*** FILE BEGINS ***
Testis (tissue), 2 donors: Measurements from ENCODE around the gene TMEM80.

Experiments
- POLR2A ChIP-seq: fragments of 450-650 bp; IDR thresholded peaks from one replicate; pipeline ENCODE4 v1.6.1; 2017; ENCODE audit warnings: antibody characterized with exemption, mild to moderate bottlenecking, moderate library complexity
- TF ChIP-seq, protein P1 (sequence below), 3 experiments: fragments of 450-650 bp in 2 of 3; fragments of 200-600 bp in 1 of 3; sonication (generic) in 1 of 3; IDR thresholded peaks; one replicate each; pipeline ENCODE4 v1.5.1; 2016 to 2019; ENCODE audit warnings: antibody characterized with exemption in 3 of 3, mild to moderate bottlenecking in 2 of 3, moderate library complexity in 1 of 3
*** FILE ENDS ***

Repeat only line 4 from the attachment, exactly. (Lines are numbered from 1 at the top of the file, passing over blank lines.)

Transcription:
- TF ChIP-seq, protein P1 (sequence below), 3 experiments: fragments of 450-650 bp in 2 of 3; fragments of 200-600 bp in 1 of 3; sonication (generic) in 1 of 3; IDR thresholded peaks; one replicate each; pipeline ENCODE4 v1.5.1; 2016 to 2019; ENCODE audit warnings: antibody characterized with exemption in 3 of 3, mild to moderate bottlenecking in 2 of 3, moderate library complexity in 1 of 3